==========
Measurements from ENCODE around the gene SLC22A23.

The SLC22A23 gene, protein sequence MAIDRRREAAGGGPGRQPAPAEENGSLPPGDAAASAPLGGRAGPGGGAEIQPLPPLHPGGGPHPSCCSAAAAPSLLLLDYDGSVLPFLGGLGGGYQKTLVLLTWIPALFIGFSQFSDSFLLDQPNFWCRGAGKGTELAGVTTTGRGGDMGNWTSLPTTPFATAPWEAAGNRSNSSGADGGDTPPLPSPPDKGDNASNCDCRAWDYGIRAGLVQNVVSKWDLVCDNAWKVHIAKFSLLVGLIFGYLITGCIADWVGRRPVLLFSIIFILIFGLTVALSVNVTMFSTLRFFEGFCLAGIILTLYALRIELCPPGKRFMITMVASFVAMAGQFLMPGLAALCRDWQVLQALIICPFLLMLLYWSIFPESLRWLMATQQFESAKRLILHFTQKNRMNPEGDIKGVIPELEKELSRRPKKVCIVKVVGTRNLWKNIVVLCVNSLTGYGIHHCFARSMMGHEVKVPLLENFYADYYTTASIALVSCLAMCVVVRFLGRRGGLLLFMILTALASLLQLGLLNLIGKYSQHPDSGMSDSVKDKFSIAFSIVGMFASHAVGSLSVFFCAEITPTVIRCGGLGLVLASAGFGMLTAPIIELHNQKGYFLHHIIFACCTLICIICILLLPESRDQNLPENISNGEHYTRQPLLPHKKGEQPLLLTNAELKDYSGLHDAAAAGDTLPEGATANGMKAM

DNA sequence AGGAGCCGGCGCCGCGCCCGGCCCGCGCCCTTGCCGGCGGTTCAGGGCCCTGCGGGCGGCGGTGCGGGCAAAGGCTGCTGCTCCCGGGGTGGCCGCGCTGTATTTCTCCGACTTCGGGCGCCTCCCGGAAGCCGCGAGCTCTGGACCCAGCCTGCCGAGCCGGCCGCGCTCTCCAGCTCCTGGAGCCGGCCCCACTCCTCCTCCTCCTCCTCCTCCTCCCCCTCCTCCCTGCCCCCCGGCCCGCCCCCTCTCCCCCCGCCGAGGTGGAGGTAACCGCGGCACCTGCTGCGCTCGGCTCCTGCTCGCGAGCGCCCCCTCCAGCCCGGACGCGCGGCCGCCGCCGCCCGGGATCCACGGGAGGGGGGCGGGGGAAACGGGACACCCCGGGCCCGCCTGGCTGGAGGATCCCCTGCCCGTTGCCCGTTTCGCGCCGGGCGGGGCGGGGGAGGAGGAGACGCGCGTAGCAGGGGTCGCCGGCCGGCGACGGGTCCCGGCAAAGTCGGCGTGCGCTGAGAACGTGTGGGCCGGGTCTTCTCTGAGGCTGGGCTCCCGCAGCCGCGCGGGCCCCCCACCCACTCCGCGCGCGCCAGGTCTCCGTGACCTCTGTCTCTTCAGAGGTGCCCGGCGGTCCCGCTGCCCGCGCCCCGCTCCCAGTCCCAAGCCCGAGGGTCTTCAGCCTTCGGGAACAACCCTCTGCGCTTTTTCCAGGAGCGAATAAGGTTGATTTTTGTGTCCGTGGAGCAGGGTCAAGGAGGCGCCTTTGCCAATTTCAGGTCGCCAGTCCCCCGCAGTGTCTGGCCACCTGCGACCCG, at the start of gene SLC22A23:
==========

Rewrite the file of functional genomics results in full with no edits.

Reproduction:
Measurements from ENCODE around the gene SLC22A23.

The SLC22A23 gene, protein sequence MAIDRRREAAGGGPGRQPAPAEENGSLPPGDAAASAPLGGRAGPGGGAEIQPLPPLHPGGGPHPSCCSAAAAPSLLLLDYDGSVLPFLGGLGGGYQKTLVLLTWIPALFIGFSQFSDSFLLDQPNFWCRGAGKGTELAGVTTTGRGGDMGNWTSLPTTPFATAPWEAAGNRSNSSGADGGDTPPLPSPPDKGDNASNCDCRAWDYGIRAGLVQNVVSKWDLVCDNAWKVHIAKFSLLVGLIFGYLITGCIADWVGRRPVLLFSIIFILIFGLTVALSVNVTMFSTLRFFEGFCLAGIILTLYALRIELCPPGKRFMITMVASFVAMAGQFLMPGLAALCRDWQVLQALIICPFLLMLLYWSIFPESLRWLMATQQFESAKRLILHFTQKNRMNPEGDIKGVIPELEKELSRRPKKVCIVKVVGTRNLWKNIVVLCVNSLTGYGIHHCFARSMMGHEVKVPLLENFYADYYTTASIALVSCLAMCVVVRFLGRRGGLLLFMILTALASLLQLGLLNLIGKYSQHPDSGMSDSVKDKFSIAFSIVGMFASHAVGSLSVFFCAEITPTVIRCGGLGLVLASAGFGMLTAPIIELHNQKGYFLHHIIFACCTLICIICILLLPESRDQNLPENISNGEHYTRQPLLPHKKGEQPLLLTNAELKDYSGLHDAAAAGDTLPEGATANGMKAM

DNA sequence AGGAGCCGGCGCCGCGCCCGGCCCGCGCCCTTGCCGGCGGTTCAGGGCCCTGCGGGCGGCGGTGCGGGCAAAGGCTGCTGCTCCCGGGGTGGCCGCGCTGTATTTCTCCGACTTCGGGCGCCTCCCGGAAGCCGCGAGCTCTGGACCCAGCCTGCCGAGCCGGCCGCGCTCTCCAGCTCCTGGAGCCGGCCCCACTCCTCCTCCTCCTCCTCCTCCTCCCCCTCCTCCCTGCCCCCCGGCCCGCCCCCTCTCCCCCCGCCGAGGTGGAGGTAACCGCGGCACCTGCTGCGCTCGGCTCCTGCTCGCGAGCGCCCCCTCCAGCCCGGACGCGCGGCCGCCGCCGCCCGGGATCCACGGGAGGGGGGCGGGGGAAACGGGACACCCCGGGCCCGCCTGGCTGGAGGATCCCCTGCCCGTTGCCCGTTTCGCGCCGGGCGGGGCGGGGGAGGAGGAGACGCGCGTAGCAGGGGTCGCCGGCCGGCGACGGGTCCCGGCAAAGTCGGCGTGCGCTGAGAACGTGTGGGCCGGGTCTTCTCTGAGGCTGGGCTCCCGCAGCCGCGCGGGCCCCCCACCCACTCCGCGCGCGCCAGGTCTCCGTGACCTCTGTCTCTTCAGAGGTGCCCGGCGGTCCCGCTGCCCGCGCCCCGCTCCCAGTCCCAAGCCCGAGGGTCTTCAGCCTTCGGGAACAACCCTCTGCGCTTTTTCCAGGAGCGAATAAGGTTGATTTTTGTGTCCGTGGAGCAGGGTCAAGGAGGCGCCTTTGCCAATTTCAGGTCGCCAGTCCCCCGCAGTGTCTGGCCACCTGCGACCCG, at the start of gene SLC22A23: